All things pawssible

When Ann Suddarth adopted her dog Zoe from the SPCA last summer, she had no idea the trial she was in for.
    “She’s the most difficult dog I’ve ever had,” Suddarth says of the 50-pound mixed breed who’s now 18 months old. “Since she’d been at the SPCA for a long time before I brought her home,” Suddarth explains, “she suffered from terrible separation anxiety.”
    Desperate to ease Zoe’s suffering, Suddarth, who works at home, started sending her to All Things Pawssible (, a doggie daycare that opened on February 2, giving latchkey dogs— and Zoe— a lucky break.
    One or two days a week, Suddarth drops Zoe off to romp with as many as a dozen playmates. The change in her dog has been remarkable, she says.
    “Before we started going, she was like velcro-dog,” Suddarth recalls. “I couldn't leave the room without her being on my heels. It’s really helped with her not being so clingy."
    For Zoe’s improvement, Suddarth can thank Karen Quillen and Sean Julian, two dog trainers who opened the business after spending months seeking a location.
    “No one wanted to lease to us,” Quillen explains. “They’d hear dog daycare, and they’d immediately back off. We weren’t giving up, but we were getting really frustrated.”
    Finally, a stroke of luck. Real estate agent (and dog owner) Charlie Kabbash found a spot in an industrial-zoned building on Henry Avenue off Harris Street.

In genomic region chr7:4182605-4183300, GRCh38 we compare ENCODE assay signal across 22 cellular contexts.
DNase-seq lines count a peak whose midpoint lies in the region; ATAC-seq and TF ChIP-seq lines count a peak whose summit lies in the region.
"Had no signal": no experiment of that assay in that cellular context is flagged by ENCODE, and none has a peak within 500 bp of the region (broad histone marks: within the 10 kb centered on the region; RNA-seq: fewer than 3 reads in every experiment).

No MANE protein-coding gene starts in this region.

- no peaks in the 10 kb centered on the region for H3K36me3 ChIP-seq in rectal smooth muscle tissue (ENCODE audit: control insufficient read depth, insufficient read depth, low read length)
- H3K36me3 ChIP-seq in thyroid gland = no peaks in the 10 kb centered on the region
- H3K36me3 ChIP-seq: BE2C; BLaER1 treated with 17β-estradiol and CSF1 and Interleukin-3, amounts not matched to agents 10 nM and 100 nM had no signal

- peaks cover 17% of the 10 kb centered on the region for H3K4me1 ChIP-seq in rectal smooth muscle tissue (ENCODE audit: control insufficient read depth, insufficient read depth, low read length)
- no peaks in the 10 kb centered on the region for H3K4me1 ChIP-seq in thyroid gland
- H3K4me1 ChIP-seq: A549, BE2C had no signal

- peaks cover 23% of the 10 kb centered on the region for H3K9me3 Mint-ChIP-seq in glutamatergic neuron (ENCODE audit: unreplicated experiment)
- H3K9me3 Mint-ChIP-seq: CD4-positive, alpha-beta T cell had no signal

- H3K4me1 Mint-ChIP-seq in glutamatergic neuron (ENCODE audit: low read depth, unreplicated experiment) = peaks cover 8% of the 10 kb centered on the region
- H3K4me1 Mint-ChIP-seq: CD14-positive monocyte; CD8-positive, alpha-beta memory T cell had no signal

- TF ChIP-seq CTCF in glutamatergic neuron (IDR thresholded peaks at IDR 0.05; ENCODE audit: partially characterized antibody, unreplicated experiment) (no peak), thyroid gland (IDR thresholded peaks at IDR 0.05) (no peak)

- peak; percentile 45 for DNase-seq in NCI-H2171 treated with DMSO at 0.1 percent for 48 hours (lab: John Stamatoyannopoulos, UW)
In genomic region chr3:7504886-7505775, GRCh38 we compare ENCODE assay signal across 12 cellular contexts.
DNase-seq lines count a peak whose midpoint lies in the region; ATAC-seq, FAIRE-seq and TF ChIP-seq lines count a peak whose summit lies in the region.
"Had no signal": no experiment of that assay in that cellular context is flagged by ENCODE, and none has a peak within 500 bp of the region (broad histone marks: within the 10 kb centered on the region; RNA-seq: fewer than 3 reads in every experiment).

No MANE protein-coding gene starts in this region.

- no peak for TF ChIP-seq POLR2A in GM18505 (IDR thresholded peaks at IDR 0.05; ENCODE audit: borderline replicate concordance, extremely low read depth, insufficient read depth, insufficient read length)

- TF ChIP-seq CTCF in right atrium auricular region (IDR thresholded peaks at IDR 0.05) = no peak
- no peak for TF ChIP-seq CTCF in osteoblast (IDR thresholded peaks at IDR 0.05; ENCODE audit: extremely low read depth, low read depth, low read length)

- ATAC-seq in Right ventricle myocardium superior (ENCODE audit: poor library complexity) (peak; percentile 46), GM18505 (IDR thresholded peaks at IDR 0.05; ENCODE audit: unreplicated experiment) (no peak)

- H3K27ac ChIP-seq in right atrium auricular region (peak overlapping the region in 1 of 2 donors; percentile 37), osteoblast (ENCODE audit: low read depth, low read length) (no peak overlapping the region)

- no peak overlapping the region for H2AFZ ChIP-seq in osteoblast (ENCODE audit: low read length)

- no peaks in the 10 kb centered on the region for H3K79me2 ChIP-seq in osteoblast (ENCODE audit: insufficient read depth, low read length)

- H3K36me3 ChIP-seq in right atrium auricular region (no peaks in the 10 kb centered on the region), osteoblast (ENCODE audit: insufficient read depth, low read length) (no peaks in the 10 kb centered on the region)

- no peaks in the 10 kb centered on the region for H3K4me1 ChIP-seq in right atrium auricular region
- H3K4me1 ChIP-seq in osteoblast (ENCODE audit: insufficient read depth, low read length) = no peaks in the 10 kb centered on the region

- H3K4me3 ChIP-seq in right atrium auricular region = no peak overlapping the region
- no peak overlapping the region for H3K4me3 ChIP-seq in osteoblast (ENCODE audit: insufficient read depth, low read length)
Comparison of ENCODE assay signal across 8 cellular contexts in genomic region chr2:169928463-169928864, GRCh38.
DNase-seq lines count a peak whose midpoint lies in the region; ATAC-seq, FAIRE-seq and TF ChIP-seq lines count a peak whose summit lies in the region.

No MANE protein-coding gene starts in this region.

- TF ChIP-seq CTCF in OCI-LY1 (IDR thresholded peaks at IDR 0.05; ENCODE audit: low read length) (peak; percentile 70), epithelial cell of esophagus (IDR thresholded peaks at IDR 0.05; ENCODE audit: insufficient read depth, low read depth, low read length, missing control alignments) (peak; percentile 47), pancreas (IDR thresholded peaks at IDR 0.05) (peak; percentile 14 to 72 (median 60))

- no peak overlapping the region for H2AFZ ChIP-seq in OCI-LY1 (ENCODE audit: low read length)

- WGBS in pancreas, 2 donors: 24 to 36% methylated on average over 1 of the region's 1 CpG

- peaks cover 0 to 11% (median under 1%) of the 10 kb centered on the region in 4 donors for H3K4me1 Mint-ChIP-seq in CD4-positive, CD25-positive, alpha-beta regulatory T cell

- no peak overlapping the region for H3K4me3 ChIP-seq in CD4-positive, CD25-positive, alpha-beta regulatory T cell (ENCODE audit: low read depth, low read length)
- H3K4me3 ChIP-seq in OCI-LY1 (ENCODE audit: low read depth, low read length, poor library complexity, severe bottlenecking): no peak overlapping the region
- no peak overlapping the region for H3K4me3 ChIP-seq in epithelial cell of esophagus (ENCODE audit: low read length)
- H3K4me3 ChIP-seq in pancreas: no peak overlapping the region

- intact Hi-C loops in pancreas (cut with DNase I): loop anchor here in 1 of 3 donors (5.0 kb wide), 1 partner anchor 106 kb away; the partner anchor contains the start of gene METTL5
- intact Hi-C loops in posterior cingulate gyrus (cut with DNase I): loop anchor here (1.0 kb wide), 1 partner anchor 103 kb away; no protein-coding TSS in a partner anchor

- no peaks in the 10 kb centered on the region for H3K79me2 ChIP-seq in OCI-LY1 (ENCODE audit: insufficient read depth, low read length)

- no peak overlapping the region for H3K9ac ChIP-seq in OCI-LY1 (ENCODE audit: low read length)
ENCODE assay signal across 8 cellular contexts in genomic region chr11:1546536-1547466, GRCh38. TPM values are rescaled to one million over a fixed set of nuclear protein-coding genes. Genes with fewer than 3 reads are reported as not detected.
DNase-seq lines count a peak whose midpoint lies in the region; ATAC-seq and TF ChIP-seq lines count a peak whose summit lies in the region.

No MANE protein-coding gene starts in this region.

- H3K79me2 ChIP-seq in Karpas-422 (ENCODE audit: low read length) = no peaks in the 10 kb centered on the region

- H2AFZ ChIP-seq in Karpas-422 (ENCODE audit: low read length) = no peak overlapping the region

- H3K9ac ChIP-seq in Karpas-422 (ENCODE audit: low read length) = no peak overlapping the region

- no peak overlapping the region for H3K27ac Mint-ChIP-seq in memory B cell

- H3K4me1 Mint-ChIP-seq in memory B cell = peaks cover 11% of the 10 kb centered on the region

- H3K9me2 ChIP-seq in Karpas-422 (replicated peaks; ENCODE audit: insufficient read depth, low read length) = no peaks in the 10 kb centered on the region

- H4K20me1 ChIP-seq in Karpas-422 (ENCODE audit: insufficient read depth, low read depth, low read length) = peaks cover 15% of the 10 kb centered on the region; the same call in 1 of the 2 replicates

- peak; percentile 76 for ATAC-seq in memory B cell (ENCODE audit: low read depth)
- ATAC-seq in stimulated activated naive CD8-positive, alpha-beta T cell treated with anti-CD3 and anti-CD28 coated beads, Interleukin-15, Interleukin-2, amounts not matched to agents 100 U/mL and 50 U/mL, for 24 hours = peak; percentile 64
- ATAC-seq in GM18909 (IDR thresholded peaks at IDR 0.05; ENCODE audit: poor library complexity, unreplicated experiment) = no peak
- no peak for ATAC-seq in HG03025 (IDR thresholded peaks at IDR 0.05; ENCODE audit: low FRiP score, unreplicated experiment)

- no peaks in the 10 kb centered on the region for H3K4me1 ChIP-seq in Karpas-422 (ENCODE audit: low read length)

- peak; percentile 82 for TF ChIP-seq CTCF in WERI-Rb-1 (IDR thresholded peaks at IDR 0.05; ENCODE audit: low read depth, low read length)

With a little work, the 2,000-square-foot warehouse space was set up with overstuffed chairs, sofas, and a set of gates that allow older dogs to rest separately while youngsters cavort. A 30’ by 17’outside area offers fresh air and sunlight, though each dog is also taken for a 15- to 20-minute walk during the day.
    The daycare isn’t for every dog, however. Quillen and Julian screen all newcomers for aggressiveness, and though the dogs do establish a pecking order (Quillen and Julian’s four-year-old Yellow Lab, Sawyer, is the Alpha dog, they say), they report few problems with dogs fighting.
While there is some light training during the day (the dogs must sit and stay before receiving a Sammy’s Snack biscuit, for instance), real obedience classes are held in the evening and on weekends, because, as Quillen says, “the training is as much for the owner as for the dog.”
    The arrangement seems to be working well; though they could accommodate 20 dogs, Quillen and Julian say they will likely keep the limit at 15 so things don’t get “too crazy.”
For vacationing families, an arrangement with nearby groomer/boarder Pampered Pets allows dogs to sleep in the kennels at Pampered Pets and be picked up for a day of play before being returned that night.
At $20 per day, doggie daycare can be a pricey proposition, but Julian says most dogs don’t need to come that often. “It can be too much stimulation,” he says, recommending a couple of times a week. He says most owners are thrilled when their overactive animals come home exhausted.
Ann Suddarth, for one, says Quillen and Julian are lifesavers. “If it wasn’t for Karen and Sean,” she insists, “I might have given Zoe back to the SPCA.”